A common trend among hospitals today appears to be the hiring of hospitalists rather than primary care physicians or specialists (PCP) for patient care. According to the Society of Hospital Medicine, 40 percent of hospitals in the United States employ hospitalists. One reason hospitalists are in demand is that they are able to provide around-the-clock care in the facility, whereas PCPs spend more time with patients in an office setting. Also, with the reduction of hours a resident can work, many hospitals have employed hospitalists to help assure that continuity of care is not disrupted. Many insurance companies also are endorsing the use of hospitalists. Some insurers require their PCPs to transfer the care of their hospitalized patients to hospitalists. However, because of the backlash from PCPs, regarding mandatory care transfer programs, some insurance companies have instituted different voluntary transfer of care program models. In other cases, some physician group practices have created their own hospitalist programs.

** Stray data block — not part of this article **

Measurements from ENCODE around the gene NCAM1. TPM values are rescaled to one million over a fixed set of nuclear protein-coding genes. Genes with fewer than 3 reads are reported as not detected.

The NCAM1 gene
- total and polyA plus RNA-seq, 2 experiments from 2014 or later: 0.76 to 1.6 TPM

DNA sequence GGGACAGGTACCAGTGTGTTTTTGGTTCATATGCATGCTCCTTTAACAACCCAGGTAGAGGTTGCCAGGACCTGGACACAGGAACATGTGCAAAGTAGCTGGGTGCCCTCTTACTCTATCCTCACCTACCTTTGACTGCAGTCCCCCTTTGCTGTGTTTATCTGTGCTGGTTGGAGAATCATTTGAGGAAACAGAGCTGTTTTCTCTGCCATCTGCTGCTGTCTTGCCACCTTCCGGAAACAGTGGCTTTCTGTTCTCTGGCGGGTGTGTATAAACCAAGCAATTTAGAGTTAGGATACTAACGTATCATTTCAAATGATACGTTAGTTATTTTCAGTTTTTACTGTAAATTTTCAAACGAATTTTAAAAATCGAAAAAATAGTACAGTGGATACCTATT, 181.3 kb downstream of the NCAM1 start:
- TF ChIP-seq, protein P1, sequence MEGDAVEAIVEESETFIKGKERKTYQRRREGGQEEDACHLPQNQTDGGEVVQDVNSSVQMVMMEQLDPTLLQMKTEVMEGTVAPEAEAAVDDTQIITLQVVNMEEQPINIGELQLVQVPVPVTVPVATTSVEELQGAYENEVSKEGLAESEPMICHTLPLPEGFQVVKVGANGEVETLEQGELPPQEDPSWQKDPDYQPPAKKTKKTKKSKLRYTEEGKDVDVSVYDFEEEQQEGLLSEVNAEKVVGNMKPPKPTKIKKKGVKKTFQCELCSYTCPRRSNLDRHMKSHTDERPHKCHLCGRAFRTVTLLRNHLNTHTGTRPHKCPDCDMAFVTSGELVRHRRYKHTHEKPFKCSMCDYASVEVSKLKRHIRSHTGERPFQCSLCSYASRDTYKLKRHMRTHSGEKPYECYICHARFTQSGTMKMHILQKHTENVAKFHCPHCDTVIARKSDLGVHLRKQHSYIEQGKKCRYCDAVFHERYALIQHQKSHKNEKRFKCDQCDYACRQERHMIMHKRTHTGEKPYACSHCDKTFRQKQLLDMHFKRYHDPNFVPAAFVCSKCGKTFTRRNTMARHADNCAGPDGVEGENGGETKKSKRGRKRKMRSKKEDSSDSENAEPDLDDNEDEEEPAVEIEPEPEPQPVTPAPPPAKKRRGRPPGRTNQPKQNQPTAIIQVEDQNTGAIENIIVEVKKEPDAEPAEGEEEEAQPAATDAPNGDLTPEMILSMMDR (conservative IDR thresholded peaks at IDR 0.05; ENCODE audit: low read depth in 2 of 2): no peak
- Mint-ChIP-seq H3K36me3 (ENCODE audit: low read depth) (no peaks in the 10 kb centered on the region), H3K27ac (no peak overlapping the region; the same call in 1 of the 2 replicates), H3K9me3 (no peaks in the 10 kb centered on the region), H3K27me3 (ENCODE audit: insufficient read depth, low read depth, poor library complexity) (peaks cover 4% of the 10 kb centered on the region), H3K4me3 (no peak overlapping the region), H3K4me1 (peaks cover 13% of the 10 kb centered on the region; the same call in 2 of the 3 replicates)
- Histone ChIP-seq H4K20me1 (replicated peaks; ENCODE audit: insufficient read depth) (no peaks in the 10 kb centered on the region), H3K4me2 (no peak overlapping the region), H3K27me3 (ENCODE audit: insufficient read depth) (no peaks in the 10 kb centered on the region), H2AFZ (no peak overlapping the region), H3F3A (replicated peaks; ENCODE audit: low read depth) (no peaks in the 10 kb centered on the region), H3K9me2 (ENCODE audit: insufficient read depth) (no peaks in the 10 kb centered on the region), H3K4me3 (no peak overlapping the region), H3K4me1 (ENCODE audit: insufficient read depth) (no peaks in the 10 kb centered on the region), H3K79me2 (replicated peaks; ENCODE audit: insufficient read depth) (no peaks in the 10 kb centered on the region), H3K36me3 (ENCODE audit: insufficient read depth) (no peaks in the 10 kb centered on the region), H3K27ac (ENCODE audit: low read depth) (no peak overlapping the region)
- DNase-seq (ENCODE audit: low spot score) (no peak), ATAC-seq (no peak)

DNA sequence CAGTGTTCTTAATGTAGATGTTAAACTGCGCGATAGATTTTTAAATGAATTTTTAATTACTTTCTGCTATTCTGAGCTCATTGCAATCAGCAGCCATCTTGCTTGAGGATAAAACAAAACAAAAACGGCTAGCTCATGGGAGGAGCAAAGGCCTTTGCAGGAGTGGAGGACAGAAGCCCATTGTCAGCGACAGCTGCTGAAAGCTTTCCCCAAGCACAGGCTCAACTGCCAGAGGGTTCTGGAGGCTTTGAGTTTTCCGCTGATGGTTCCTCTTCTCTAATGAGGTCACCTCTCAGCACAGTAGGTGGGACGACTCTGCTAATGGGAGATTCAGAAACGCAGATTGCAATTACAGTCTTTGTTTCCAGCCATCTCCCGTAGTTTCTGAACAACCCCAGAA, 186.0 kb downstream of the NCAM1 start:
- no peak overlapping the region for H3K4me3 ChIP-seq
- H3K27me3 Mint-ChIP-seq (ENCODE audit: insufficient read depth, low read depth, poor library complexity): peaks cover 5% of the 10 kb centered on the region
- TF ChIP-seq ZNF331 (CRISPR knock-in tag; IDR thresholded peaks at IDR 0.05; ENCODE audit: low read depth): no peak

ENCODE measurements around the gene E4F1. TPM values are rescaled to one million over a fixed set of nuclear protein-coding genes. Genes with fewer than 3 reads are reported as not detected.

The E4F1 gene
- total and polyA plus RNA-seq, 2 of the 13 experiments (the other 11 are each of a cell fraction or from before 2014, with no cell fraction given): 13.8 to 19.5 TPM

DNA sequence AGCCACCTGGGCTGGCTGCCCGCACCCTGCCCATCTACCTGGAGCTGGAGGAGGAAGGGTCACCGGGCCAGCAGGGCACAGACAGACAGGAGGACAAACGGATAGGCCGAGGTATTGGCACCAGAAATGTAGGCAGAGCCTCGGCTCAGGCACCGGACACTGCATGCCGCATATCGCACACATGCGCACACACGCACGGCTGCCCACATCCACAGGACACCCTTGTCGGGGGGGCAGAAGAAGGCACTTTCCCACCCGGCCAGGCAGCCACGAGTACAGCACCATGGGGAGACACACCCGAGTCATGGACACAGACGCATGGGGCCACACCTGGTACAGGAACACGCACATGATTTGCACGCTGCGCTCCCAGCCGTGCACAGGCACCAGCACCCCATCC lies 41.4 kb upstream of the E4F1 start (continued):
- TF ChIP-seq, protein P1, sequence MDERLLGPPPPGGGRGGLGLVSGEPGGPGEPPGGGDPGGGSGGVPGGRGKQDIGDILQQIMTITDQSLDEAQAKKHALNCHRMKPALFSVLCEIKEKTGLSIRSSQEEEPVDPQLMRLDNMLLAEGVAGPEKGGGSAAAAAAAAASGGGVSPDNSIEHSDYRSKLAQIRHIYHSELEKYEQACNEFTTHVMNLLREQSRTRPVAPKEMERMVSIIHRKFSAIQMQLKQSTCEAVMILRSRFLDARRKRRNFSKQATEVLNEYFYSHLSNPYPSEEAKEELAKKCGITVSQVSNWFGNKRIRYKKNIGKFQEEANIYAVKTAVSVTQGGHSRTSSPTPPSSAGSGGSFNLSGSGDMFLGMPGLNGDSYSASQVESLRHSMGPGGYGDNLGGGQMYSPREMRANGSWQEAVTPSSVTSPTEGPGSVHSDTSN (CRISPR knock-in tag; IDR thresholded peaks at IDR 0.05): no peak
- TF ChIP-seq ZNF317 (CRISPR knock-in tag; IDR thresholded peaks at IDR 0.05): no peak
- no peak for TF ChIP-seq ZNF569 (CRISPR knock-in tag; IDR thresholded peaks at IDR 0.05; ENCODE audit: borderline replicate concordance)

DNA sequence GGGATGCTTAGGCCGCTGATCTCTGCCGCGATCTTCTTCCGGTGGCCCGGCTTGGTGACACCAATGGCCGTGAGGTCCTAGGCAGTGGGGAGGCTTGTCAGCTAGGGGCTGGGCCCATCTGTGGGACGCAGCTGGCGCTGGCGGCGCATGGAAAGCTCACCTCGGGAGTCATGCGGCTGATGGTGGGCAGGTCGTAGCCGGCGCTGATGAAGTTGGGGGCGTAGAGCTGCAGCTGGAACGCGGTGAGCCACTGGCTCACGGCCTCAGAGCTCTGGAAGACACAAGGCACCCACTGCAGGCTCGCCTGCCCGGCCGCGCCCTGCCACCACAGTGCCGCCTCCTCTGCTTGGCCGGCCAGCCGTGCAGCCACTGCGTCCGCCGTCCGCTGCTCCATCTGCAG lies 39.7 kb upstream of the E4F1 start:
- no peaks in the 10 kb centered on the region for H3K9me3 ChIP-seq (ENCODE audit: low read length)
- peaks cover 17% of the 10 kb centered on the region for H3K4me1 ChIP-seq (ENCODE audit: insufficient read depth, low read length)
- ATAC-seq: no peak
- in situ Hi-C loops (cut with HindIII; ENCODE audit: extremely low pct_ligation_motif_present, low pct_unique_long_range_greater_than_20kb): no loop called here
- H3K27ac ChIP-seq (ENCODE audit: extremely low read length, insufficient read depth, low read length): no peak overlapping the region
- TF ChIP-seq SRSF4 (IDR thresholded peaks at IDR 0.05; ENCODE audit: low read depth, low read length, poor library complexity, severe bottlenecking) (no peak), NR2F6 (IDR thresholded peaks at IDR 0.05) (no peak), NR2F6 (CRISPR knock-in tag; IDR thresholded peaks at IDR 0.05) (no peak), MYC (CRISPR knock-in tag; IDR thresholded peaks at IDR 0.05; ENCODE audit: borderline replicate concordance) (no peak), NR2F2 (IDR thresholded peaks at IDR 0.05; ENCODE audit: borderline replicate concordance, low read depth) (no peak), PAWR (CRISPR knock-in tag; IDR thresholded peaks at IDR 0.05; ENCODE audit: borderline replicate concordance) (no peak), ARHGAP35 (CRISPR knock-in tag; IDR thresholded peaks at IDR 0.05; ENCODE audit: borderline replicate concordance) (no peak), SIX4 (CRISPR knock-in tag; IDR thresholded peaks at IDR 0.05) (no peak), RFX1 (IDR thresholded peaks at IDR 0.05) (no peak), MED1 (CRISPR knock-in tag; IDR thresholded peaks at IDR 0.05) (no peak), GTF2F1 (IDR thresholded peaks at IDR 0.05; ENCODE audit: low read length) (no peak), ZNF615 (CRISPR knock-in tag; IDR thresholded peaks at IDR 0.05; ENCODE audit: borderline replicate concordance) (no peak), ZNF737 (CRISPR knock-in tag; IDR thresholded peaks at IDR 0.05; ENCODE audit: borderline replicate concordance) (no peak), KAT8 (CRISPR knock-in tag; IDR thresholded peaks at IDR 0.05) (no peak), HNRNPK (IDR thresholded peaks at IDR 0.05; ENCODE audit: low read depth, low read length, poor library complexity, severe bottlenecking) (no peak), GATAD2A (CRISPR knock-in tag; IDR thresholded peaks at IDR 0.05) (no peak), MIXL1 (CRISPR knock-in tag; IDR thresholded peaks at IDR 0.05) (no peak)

Register Now As you are not an existing subscriber please register for your free daily legal newsfeed service.Register
If you have any questions about the service please contact firstname.lastname@example.org or call Lexology Customer Services on +44 20 7234 0606.
If you are interested in submitting an article to Lexology, please contact Andrew Teague at email@example.com.
"I would like to thank the SCCA for this excellent service! The articles included in the newsfeeds are very useful and informative, and the user-friendly format of the newsfeeds means I can quickly glance over the précis in...
"I would like to thank the SCCA for this excellent service! The articles included in the newsfeeds are very useful and informative, and the user-friendly format of the newsfeeds means I can quickly glance over the précis in the emails to choose what to zoom in on."
Shell Eastern Petroleum